GANGNEUNG, South Korea — The fans flapped Japanese flags and showered the ice with Winnie the Pooh plush toys. They raised signs that read “Fly Yuzu!” and featured caricatures of their idol. Some screamed, some cried, and some screamed while crying. All the while, Yuzuru Hanyu let the celebration pour over him, basking in a moment that seemed too dreamy even when he was injured and relegated to visualization exercises.
Here he was, a defending Olympic champion with a tender right ankle, ligaments still frayed, performing like a maestro figure skater once again. From the beginning of his long program, Hanyu was a graceful treat, skating with beauty and ease, exhibiting athleticism and captivating with his expressive style. He wasn’t perfect: Twice he landed shakily but rescued those jumps without putting down his hand. Those were the only signs that he hadn’t competed since October, when he wrecked that ankle. Otherwise, Hanyu was a picture of poise and elegance. In a PyeongChang Games overflowing with excellence, he was as prodigious as it gets.
Before he exited his stage at Gangnueng Ice Arena, as the flags kept flapping and the Pooh bears kept raining and the emotions kept flowing, Hanyu regaled the crowd with one last gesture. He bowed one more time, and it was as powerful as a music artist who commands an audience with a single movement. That bow, so emotive, deserved its own gold medal.
After Hanyu followed Friday’s brilliant short program with this Saturday effort, there was little doubt he would make history. Fifteen minutes after his skate, it was official: He had won gold again and matched Dick Button’s back-to-back feat from 66 years ago. In celebration, he hugged bronze medalist Javier Fernandez and wept on the shoulders of the Spaniard, with whom he trains in Toronto.
“If you are a protagonist of a comic cartoon, the setting was too well made,” Hanyu said. “If you look at it as a human being, this is really an extraordinary circumstance, really.”
You’d think the Olympics would be an impossible place to heal, but that’s what happened here. Hanyu hasn’t felt right for nearly four months, and on the emotional end of the pain spectrum, American wunderkind Nathan Chen fell apart and lost his confidence during this competition. Both made miraculous recoveries on this day.
Sometimes, you come to the Olympics to prove yourself. Sometimes, as with Chen, you come to find yourself.
It had been a disastrous Olympics for the 18-year-old Chen. Then — as “a sort of an anger thing,” he said — he decided to attempt something never done: a routine that included six quadruple jumps. He landed all six, five of them clean. He earned a 215.08 score, the best of the day, outdoing even Hanyu. He rose from 17th place, led the competition for two hours before finishing fifth.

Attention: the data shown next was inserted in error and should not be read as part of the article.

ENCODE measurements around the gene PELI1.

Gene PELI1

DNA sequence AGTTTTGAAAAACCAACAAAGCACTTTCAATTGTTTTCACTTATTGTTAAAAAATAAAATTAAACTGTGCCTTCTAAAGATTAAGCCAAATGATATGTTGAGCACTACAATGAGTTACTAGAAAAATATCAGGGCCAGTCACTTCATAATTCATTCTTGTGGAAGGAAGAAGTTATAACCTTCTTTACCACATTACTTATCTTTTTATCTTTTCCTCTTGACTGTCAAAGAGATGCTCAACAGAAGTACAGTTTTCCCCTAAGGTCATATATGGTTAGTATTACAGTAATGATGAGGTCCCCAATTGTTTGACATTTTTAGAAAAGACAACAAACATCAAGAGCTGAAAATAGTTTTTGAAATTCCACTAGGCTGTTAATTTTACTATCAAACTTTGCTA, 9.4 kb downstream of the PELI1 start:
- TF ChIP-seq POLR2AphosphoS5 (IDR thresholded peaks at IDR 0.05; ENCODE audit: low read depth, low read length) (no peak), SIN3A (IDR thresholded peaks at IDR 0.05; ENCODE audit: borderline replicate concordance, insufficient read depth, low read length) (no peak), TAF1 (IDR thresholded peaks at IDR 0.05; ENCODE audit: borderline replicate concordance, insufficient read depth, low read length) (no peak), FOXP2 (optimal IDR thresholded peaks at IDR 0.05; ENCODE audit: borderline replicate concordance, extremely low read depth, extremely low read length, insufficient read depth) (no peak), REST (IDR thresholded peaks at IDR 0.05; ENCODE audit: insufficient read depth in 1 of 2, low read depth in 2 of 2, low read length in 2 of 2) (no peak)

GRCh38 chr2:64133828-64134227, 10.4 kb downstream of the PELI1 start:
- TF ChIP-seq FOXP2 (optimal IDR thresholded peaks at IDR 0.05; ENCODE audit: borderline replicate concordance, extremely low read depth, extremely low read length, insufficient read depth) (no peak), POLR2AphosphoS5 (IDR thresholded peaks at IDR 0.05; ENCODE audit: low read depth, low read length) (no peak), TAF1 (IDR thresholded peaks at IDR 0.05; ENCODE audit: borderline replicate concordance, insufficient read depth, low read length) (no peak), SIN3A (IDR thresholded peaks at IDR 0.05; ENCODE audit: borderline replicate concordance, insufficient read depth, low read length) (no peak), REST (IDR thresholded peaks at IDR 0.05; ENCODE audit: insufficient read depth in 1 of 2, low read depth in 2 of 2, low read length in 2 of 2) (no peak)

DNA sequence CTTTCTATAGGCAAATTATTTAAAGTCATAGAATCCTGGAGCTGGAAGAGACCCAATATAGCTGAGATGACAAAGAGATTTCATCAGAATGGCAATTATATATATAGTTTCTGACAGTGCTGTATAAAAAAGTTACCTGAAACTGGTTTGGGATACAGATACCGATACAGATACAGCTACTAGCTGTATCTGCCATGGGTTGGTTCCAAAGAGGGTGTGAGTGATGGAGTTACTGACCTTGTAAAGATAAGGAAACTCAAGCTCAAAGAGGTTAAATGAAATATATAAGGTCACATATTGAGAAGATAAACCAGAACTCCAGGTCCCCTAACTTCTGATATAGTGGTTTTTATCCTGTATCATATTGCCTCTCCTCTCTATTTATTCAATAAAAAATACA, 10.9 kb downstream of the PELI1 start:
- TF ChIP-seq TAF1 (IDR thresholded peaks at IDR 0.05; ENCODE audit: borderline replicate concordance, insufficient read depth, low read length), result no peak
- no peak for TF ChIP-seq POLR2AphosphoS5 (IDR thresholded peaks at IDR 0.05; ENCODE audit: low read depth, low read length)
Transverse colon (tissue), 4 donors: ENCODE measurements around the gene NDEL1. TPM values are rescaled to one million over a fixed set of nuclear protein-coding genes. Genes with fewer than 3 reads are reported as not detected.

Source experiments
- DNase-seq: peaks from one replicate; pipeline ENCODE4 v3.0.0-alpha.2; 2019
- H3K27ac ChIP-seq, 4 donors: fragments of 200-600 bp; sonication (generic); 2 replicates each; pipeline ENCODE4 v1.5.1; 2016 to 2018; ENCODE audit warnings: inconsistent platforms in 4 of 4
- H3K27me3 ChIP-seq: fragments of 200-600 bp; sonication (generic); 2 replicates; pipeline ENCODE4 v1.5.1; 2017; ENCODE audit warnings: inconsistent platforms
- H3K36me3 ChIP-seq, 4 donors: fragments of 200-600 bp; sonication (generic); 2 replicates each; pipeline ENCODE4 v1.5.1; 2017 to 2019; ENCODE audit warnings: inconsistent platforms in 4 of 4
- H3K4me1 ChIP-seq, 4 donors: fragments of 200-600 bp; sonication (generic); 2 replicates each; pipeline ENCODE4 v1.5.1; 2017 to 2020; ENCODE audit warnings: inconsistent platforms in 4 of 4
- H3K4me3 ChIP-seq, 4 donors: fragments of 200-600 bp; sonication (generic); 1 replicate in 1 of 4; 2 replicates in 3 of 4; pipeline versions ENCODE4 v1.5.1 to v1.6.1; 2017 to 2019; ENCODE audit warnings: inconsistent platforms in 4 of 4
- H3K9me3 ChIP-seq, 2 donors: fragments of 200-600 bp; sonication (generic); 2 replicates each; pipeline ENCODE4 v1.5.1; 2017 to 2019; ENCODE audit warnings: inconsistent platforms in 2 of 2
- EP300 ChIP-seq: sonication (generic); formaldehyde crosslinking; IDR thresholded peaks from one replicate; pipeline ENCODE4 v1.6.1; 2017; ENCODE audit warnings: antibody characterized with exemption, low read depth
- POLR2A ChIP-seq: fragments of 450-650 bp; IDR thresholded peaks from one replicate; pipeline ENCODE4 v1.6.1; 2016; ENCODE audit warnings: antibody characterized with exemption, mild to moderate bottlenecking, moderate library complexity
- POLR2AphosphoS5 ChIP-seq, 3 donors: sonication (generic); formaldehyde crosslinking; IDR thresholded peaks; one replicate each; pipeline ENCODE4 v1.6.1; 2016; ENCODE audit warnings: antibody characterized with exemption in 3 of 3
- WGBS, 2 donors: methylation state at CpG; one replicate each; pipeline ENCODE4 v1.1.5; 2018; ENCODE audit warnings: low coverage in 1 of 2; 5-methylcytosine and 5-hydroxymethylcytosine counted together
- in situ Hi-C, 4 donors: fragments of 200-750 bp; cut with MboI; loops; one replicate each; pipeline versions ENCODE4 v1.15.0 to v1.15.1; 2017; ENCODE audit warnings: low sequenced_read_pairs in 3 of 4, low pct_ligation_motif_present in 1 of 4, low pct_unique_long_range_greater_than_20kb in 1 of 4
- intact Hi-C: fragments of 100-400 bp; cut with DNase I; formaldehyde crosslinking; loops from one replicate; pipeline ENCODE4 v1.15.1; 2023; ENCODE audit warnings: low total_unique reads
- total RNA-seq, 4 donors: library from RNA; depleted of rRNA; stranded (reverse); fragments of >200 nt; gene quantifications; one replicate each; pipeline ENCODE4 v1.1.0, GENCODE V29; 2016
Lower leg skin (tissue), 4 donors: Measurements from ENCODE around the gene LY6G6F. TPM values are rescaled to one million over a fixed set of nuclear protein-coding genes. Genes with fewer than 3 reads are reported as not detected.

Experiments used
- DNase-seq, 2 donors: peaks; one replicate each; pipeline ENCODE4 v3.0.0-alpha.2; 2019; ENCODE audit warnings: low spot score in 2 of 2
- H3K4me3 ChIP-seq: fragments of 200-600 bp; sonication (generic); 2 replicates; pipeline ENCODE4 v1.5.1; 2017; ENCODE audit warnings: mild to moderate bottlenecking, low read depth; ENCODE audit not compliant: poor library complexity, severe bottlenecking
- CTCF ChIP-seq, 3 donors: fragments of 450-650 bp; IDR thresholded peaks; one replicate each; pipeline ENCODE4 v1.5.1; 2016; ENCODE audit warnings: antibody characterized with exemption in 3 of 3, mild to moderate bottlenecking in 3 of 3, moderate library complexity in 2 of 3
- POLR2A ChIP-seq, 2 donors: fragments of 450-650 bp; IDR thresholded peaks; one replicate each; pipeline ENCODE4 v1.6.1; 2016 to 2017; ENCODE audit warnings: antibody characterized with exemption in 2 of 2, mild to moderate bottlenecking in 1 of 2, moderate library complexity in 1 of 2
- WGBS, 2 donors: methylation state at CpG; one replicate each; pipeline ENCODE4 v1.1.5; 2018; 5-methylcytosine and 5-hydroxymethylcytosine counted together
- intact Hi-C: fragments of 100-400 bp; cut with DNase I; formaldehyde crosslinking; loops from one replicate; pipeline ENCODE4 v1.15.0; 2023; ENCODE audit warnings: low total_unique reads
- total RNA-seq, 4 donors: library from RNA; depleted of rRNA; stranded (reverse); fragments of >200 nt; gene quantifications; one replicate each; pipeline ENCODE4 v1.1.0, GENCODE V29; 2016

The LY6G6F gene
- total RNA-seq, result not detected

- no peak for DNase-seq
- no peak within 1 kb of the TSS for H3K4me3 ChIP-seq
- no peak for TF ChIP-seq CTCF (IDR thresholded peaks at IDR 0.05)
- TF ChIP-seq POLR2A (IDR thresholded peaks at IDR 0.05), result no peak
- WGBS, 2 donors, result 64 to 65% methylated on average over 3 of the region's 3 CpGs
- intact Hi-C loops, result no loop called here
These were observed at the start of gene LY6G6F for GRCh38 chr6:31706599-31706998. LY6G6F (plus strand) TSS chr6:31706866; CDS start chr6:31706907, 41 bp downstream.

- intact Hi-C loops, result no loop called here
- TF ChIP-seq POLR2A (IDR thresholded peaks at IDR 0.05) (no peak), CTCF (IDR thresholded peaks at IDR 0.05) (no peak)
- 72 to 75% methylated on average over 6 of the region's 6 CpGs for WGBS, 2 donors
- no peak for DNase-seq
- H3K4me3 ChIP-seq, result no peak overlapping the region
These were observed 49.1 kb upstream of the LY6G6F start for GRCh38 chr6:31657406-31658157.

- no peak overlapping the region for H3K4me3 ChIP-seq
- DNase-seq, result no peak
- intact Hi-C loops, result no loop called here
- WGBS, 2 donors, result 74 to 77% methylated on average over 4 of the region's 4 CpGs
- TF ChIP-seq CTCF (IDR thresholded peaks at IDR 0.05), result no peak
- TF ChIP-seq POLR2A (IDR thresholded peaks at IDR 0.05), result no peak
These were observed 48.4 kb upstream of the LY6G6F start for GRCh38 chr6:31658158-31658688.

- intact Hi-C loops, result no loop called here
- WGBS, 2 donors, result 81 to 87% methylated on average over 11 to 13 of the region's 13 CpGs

Now, Chen knows all about Olympic pressure. He won’t deny it next time, if he qualifies for the Beijing Games in 2022. He’ll also handle it better.
“Honestly, I just didn’t care anymore,” Chen said. “I was like, ‘All right, screw it. Just relax, recover.’ If I dwell on the past or think too much in the future, it’s not going to benefit me anyway. Just relax.”
Hanyu, 23, makes it seem like he never has trouble with composure. He is now a candidate for the mythical title of best men’s figure skater ever. At the world championships, he has claimed two gold medals, two silvers and one bronze. When he won gold in Sochi at age 19 four years ago, he became the sport’s youngest Olympic champion since Button. Now he joins Button in the back-to-back club, and it’s plausible that he could be a medal contender again in 2022.
That’s a lot of Pooh bears tossed onto the ice. Fans show him affection by throwing his favorite stuffed animal. It never gets old for Hanyu, whose spellbinding presence and charisma on the ice contradicts his child-like mannerisms and innocence in any other setting. While Shoma Uno, his teammate who won the silver medal, was doing interviews in the media mixed zone Friday, Hanyu fell to his hands and knees and crawled so that he wouldn’t disturb him.
Afterward, Hanyu didn’t boast. He was too focused on complimenting Uno and Fernandez and the other skaters.
“Some have said I have been the pioneer, but I would like to negate that 100 percent,” Hanyu said. “I think I have a lot of shortcomings. Really, I cannot commend myself.”
Okay, he’s right to dismiss any pioneer chatter as hyperbole. But he can’t brush off his legend. Uno called him “my eternal goal, the eternal idol for me.” Hanyu blushed.
Fernandez expounded. Hanyu giggled.
“There are a lot of figure skating idols in skating history; Yuzu is one of the skaters at this moment that you can watch and learn,” Fernandez said. “He knows how to turn a bad moment into a good moment, and he never gives up. It’s something that everyone can also learn.”
I’ve witnessed two of the great Olympic figure skating performances. In 2010, South Korean delight Kim Yu-na blessed the Vancouver Games with an epic effort, amassing a world-record total of 228.56 points. She was flawless. And now I’ve seen Hanyu make history.
Whose performance was better? For the record, Kim. Definitely, Kim. But Hanyu pulled off the repeat, which Kim was denied in Sochi. She settled for a controversial silver, losing to Russian Adelina Sotnikova in Russia.
With his ankle slow to heal, Hanyu feared he wouldn’t get to compete in PyeongChang.
“My injury was more severe than I thought,” he said.
So he rehabbed and visualized his routine, all the quads and the gorgeous hydroblading and Ina Bauers. It would be inspirational for anyone to imagine performing those moves. But knowing you can execute such brilliance? There was no way Hanyu was going to miss the Olympics.
“I want to thank my ankle,” Hanyu said.
Of course, the ankle held up. The setting was too well made for a resilient champion to bow once more. Throw your Pooh bears in the air. This is really an extraordinary circumstance. Really.